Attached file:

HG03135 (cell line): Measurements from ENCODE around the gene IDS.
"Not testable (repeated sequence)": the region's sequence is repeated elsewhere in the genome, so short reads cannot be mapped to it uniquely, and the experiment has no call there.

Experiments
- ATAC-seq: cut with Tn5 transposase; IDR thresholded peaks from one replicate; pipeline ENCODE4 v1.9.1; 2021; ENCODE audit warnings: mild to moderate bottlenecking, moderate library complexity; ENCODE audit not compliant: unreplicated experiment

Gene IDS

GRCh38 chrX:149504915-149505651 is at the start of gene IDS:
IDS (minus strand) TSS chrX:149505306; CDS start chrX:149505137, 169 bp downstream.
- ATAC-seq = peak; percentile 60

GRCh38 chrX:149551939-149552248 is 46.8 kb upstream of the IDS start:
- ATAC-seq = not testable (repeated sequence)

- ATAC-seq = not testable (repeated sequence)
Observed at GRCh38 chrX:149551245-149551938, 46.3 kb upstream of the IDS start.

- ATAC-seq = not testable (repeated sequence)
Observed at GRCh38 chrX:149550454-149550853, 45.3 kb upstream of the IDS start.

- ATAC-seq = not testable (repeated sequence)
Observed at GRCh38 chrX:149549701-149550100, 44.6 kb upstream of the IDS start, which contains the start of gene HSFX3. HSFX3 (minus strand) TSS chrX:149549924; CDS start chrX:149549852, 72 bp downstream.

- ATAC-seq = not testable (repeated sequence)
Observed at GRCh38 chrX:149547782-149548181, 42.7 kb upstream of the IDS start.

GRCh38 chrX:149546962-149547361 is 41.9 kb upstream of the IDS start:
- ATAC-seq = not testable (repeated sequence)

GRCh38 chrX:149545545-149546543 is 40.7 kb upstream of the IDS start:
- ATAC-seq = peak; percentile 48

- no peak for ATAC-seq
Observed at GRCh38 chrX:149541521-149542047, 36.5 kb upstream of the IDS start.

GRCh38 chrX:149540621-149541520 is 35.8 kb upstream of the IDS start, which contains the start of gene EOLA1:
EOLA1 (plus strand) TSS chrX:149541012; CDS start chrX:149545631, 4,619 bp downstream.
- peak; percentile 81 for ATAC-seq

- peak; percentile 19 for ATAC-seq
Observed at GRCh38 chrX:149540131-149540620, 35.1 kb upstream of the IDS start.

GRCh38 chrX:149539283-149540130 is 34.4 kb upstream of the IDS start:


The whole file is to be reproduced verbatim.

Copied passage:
HG03135 (cell line): Measurements from ENCODE around the gene IDS.
"Not testable (repeated sequence)": the region's sequence is repeated elsewhere in the genome, so short reads cannot be mapped to it uniquely, and the experiment has no call there.

Experiments
- ATAC-seq: cut with Tn5 transposase; IDR thresholded peaks from one replicate; pipeline ENCODE4 v1.9.1; 2021; ENCODE audit warnings: mild to moderate bottlenecking, moderate library complexity; ENCODE audit not compliant: unreplicated experiment

Gene IDS

GRCh38 chrX:149504915-149505651 is at the start of gene IDS:
IDS (minus strand) TSS chrX:149505306; CDS start chrX:149505137, 169 bp downstream.
- ATAC-seq = peak; percentile 60

GRCh38 chrX:149551939-149552248 is 46.8 kb upstream of the IDS start:
- ATAC-seq = not testable (repeated sequence)

- ATAC-seq = not testable (repeated sequence)
Observed at GRCh38 chrX:149551245-149551938, 46.3 kb upstream of the IDS start.

- ATAC-seq = not testable (repeated sequence)
Observed at GRCh38 chrX:149550454-149550853, 45.3 kb upstream of the IDS start.

- ATAC-seq = not testable (repeated sequence)
Observed at GRCh38 chrX:149549701-149550100, 44.6 kb upstream of the IDS start, which contains the start of gene HSFX3. HSFX3 (minus strand) TSS chrX:149549924; CDS start chrX:149549852, 72 bp downstream.

- ATAC-seq = not testable (repeated sequence)
Observed at GRCh38 chrX:149547782-149548181, 42.7 kb upstream of the IDS start.

GRCh38 chrX:149546962-149547361 is 41.9 kb upstream of the IDS start:
- ATAC-seq = not testable (repeated sequence)

GRCh38 chrX:149545545-149546543 is 40.7 kb upstream of the IDS start:
- ATAC-seq = peak; percentile 48

- no peak for ATAC-seq
Observed at GRCh38 chrX:149541521-149542047, 36.5 kb upstream of the IDS start.

GRCh38 chrX:149540621-149541520 is 35.8 kb upstream of the IDS start, which contains the start of gene EOLA1:
EOLA1 (plus strand) TSS chrX:149541012; CDS start chrX:149545631, 4,619 bp downstream.
- peak; percentile 81 for ATAC-seq

- peak; percentile 19 for ATAC-seq
Observed at GRCh38 chrX:149540131-149540620, 35.1 kb upstream of the IDS start.

GRCh38 chrX:149539283-149540130 is 34.4 kb upstream of the IDS start: